Bullets And Bitcoin: Financing Conflict – Analysis


By Sauradeep Bag

Cryptocurrency’s role in the ever-evolving arena of geopolitics is a narrative imbued with intricate complexities. Especially given the state of flux and turmoil in the current world order, this narrative often evokes concern and not optimism. The Russia-Ukraine conflict brought focus on the intricate relationship between cryptocurrency and global affairs, a connection far from straightforward.

A similar trend is now emerging in the Israel-Palestine conflict. The ongoing and intensifying Israel-Palestinian conflict poses vital questions: What are the financial mechanisms behind such contentious actions? And how deeply are cryptocurrencies involved in such an intricate puzzle?

Digital coins on the battlefield

The war in Ukraine saw cryptocurrency playing a central role. Over US$ 212 million in crypto donations have flowed into pro-Ukrainian efforts, including US $80 million directly to the Ukrainian government. These funds have supported various war-related needs, from protective gear to medical supplies, thanks to the rapid and decentralised nature of cryptocurrencies.

Similarly, unravelling the funding sources behind recent attacks by Hamas in Gaza has brought the role of cryptocurrency into the spotlight. Investigations have shed light on the substantial inflow of cryptocurrencies to groups active in the Israel-Palestinian conflict, including HamasPalestinian Islamic Jihad, and Hezbollah. These revelations have raised questions about the extent to which cryptocurrency is aiding these groups in their operations.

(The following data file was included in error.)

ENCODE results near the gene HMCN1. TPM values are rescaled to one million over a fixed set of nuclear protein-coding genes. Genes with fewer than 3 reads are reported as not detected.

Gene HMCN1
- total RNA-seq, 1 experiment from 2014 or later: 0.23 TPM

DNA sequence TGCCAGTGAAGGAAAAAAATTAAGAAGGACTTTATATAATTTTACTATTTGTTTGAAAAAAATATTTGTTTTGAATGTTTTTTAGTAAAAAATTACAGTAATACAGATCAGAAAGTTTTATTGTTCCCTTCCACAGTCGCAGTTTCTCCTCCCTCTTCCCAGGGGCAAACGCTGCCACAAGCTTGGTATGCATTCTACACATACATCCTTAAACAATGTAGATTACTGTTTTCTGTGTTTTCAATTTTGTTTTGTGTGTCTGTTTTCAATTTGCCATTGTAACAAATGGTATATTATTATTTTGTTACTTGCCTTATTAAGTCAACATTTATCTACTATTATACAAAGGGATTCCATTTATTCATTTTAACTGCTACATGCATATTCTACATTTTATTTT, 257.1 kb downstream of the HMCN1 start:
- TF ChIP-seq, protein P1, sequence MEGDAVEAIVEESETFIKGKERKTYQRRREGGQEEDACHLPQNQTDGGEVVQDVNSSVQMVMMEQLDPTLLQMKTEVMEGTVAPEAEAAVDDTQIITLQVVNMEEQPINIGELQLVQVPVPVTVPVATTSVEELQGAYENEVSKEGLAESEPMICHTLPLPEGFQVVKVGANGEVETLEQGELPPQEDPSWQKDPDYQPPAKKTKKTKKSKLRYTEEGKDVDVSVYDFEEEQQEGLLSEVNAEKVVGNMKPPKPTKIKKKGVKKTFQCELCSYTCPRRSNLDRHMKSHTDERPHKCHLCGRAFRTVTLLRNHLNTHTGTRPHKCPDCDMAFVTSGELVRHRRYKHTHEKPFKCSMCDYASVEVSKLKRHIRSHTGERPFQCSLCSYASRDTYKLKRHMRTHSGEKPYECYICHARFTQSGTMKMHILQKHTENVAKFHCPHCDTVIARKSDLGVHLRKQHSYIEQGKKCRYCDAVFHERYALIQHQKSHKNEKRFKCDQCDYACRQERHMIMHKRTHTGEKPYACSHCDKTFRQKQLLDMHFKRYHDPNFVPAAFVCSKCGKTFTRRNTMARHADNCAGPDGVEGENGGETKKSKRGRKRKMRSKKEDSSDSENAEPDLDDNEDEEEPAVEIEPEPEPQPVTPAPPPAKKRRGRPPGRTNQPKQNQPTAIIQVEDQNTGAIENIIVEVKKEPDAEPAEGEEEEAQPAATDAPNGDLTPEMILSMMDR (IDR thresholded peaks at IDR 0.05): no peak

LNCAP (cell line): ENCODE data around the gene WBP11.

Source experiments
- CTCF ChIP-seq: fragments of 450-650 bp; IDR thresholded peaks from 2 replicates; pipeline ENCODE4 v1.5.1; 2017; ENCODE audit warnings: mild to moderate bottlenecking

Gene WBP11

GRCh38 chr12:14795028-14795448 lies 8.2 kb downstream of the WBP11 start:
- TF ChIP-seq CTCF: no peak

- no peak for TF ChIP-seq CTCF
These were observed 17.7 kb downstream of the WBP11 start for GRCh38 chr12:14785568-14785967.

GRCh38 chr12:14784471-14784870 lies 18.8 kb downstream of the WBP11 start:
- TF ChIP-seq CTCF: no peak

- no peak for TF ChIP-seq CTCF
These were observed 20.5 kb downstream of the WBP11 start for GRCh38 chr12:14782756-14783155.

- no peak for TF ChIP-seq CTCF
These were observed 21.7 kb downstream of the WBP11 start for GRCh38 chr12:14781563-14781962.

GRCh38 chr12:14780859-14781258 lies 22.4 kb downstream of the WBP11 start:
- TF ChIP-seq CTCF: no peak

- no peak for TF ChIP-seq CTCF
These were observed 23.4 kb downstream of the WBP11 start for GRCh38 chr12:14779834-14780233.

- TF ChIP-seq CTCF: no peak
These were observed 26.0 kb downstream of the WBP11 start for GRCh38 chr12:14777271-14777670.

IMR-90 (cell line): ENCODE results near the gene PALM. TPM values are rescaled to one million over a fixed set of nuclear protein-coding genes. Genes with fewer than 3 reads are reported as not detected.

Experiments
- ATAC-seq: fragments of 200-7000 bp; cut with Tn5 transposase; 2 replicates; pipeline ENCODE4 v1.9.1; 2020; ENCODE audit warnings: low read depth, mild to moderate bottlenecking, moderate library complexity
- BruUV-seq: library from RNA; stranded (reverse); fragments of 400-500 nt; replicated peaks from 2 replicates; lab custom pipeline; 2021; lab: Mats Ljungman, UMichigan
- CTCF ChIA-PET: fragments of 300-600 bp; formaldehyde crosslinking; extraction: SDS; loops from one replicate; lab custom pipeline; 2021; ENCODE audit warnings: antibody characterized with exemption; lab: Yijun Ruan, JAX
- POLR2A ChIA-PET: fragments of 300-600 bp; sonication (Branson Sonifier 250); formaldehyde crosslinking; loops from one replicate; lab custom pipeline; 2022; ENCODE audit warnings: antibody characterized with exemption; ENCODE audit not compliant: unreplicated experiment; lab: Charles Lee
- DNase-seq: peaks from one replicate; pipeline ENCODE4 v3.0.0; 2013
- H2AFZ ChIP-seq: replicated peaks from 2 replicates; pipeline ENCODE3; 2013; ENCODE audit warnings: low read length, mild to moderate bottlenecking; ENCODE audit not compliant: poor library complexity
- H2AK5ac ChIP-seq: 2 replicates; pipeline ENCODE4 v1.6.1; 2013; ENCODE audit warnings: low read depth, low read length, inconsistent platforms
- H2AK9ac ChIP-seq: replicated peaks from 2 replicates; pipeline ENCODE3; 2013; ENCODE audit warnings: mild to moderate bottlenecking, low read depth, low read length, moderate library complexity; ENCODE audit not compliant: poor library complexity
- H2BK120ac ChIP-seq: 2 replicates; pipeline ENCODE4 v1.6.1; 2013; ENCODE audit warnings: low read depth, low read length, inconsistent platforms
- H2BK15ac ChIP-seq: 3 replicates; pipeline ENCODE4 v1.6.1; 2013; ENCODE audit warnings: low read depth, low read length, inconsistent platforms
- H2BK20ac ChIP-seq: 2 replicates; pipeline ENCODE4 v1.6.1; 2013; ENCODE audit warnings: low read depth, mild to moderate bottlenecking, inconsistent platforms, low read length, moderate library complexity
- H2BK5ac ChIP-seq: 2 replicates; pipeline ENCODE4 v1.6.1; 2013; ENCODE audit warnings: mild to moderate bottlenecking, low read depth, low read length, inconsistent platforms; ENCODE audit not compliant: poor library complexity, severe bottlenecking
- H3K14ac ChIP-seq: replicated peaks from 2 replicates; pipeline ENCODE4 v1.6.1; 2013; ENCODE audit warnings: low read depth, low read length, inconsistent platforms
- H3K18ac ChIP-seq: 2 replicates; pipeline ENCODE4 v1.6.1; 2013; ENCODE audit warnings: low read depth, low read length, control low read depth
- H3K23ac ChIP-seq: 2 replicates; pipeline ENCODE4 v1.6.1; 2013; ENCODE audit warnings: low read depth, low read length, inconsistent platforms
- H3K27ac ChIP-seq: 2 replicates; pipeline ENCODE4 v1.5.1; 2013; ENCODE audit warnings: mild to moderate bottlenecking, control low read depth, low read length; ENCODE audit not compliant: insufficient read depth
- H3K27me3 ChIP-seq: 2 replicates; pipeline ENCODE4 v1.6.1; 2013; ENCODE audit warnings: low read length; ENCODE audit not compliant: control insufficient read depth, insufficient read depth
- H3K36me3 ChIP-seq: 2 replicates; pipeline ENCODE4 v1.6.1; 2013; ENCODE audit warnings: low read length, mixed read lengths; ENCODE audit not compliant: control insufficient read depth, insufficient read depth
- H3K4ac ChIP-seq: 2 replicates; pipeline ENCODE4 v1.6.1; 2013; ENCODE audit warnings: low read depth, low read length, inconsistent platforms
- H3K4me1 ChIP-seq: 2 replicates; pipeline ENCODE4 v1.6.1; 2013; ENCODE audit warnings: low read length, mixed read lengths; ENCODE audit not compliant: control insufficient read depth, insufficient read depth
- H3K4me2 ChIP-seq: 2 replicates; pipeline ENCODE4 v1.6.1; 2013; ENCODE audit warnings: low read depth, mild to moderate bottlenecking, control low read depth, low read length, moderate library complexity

An extensive analysis unveiled that the Palestinian Islamic Jihad received an astounding US$ 93 million in cryptocurrency between August 2021 and June of this year. Meanwhile, Hamas managed to secure US$ 41 million in cryptocurrency funding between August 2021 and June 2023.

In January 2019, Hamas, through its military arm, the Al-Qassam Brigades (AQB), began using cryptocurrency for fundraising. They launched a social media campaign to support their militant activities. Initially, Bitcoin donations were modest, totalling only a few thousand dollars over a few months. They shared Bitcoin-related infographics and a donation address on social media, rapidly receiving about US$ 900 within a day, although the source of these funds remained unverified. Most donations were small, with a few larger contributions. They posted an additional Bitcoin address, accumulating over US$ 2,500 worth of Bitcoin in less than a week.

The move towards crypto assets may have been driven by the group’s search for alternative fundraising avenues, particularly in response to previous counter-terrorism financing measures targeting their use of traditional banking and money remittance sectors. Hamas heavily relied on social media for outreach, particularly after their television station almost ceased broadcasts in December 2018 following Israeli Defense Forces airstrikes and financial crises. The cost-effectiveness of using social media for Bitcoin crowdfunding was a significant advantage.

In the summer of 2021, amid escalating conflict with Israel, AQB witnessed a significant surge in crypto donations, accumulating more than US$ 73,000 in Bitcoin donations in a matter of days. By July 2021, AQB’s wallets held over US$ 7.7 million worth of crypto assets, including Bitcoin, the Tether stablecoin, and other cryptocurrencies like Ether, Tron, and Dogecoin.

However, Israel identified 84 crypto wallets controlled by AQB, leading to orders for the seizure of the funds held within them. Subsequently, in April 2023, Hamas announced its decision to halt crypto donations, recognising the vulnerability of using cryptocurrencies to fund their activities, as the transparency of the blockchain allowed for tracking illicit funds, facilitating the successful freezing of assets held by terrorist groups.